In any healthcare environment, professionals are supposed to acknowledge and report all medical errors. This policy is meant to identify systematic safety lapses and improve the service offered to patients in future. The main purpose of putting in place error reporting systems is for physicians and nurses to learn from their experiences. However, there are cases in which healthcare staff members do not report medical errors. They fail to share what they learn from their mistakes resulting in the same errors being repeated in different environments and jeopardizing patient safety. This essay looks at the reasons why medical professionals may fail to provide accurate data when reporting errors.
While some medical professionals may admit to making medical errors and put effort to report them, they may not follow the correct procedure. For instance, a physician may disclose a minor mistake to a patient but fail to report it to the medical facility. Doctors seem to have more experience discussing medical errors with patients than actually reporting them to the relevant authorities. It may be that they find it more meaningful or important to talk to patients about errors and hence do not see much value in sharing the same blunders with a reporting system. All in all, it is worth bearing in mind that informing patients about mistakes is directly related to real-time patient care. On the other hand, reporting errors to medical institutions is meant to improve the future care of patients. Thus, finding a way of accomplishing both types of error communication is important (Poorolajal, Rezaie & Aghighi, 2015).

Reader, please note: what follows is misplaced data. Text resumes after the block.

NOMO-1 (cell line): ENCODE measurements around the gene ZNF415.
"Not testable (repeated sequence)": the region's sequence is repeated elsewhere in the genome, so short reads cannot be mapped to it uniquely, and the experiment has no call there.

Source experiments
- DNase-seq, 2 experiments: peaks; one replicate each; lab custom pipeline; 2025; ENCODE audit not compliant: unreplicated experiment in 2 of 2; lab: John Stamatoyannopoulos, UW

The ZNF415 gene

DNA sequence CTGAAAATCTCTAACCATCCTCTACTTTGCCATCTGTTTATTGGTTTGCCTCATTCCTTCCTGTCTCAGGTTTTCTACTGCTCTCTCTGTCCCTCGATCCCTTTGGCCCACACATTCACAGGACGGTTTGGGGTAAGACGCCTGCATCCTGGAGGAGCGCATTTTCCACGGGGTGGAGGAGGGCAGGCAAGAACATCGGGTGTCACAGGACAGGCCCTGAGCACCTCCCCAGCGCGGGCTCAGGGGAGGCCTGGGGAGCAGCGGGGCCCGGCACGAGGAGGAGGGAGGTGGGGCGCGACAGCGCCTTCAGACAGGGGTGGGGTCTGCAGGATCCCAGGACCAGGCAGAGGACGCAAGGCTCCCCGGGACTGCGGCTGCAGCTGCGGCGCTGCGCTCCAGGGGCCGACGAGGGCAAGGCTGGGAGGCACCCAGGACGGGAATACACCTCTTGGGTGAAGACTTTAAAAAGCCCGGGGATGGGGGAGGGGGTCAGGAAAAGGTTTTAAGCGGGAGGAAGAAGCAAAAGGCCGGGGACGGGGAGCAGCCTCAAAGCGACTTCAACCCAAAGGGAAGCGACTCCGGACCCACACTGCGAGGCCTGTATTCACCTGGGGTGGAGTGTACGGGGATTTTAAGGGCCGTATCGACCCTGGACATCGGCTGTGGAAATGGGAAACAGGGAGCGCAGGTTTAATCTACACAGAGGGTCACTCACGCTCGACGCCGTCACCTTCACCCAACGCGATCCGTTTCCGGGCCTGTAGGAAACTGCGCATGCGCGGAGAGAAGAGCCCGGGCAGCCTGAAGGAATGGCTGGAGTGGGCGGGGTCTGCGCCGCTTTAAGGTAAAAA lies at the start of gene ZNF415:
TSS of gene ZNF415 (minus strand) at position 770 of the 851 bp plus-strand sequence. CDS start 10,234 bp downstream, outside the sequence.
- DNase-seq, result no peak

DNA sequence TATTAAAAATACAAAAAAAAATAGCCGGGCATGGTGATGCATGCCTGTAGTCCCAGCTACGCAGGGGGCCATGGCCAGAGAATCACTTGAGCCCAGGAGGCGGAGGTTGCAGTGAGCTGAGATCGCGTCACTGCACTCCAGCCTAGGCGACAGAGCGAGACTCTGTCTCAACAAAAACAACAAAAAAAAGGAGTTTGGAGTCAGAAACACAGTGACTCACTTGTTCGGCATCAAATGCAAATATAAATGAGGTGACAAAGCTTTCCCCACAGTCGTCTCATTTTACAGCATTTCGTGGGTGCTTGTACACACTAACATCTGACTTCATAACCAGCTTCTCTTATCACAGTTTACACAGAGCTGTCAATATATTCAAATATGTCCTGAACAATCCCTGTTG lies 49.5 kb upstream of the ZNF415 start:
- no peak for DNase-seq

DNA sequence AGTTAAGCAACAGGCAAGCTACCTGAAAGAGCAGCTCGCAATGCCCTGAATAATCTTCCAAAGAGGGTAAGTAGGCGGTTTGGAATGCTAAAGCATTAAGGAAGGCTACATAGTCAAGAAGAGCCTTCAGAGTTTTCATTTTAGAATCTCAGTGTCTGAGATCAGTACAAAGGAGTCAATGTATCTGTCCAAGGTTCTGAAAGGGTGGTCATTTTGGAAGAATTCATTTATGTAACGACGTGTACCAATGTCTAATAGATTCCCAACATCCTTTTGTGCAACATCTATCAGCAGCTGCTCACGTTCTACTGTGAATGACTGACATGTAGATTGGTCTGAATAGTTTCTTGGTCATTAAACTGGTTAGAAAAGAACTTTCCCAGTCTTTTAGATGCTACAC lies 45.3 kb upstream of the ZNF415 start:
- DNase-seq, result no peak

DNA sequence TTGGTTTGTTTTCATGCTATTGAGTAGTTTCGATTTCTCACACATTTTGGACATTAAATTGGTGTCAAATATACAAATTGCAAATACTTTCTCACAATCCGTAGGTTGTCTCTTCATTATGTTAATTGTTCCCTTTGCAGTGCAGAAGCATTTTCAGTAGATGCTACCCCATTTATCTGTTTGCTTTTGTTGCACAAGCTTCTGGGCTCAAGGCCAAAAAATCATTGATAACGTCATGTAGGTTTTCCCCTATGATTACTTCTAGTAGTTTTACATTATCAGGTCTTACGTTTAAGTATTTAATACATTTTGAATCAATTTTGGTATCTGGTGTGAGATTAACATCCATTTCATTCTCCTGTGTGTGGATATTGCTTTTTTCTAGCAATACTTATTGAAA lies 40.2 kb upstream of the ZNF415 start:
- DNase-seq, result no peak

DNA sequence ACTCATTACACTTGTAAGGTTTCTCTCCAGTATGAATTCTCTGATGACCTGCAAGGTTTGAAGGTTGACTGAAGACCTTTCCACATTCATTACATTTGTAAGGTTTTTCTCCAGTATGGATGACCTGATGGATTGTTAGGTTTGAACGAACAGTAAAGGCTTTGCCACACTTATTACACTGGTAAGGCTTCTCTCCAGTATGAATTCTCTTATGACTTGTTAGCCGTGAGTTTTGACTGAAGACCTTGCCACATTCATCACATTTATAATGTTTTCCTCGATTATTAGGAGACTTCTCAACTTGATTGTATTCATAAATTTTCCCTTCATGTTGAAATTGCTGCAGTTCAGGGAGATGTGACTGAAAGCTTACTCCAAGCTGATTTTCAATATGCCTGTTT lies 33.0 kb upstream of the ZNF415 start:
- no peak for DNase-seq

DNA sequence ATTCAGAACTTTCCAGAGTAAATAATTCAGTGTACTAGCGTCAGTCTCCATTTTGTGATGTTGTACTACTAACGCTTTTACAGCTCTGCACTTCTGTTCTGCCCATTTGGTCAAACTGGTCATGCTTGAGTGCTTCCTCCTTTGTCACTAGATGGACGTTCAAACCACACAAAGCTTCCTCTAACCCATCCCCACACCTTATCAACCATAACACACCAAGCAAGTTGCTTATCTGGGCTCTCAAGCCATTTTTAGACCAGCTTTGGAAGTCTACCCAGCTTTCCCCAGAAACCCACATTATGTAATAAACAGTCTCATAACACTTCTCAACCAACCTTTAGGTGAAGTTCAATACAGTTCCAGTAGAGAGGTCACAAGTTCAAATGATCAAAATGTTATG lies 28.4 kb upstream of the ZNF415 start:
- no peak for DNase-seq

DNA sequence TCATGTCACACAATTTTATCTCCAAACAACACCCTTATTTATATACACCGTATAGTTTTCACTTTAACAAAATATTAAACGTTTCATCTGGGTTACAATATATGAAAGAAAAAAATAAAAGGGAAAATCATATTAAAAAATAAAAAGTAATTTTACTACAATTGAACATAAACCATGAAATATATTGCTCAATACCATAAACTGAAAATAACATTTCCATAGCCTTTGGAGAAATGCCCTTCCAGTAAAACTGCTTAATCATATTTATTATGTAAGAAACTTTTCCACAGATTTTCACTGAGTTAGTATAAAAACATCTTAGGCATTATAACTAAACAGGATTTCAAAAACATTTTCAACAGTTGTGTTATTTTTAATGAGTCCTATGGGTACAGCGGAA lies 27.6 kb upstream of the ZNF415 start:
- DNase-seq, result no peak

Why most healthcare professionals claim their willingness to report medical mistakes, many just don't go ahead and do it. According to Hwang & Park (2017), there seems to be a gap between the desire to report mistakes in order to improve performance in future and actually reporting the errors. A possible explanation for this gap is that many professionals are not well-versed in the reporting process. Only a certain percentage of them know the kinds of errors to be reported or how to go about it. In addition, doctors and nurses are often cynical about the effect that reporting of mistakes will have on the quality of medical care. They may also think that sharing information about minor mistakes that cause insignificant harm to patients would not make any difference.
As much as medical errors can be as a result of negligence, they more often occur due to a failure to evaluate properly. Some of them are simply an issue to do with bad luck and not really the individual's fault. The healthcare professional may not have been in the right frame of mind that particular instance. Some physicians are reluctant to admit and report errors out of fear of legal action. All in all, the shame associated with admitting one's weakness or failure is the most common reason for not reporting a mistake. Its human nature to not concede to making a blunder. Confession can be quite difficult, particularly when explaining it to the patient harmed by the error. Healthcare professionals may fail to report medical errors because they are not always the best communicators. Explaining medical matters often involve defining some complex terms for laymen patients. A physician may have a hard time expounding on the possible outcomes or side effects of a certain medication. Consequently, if an error occurs, he or she will be reluctant to report it (Makary & Daniel, 2016).
Hwang, J. I., & Park, H. A. (2017). Nurses' systems thinking competency, medical error reporting, and the occurrence of adverse events: A cross-sectional study. Contemporary nurse, 1-11.
Makary, M. A., & Daniel, M. (2016). Medical error-the third leading cause of death in the US. BMJ: British Medical Journal (Online), 353.
Poorolajal, J., Rezaie, S., & Aghighi, N. (2015). Barriers to medical error reporting. International journal of preventive medicine, 6.
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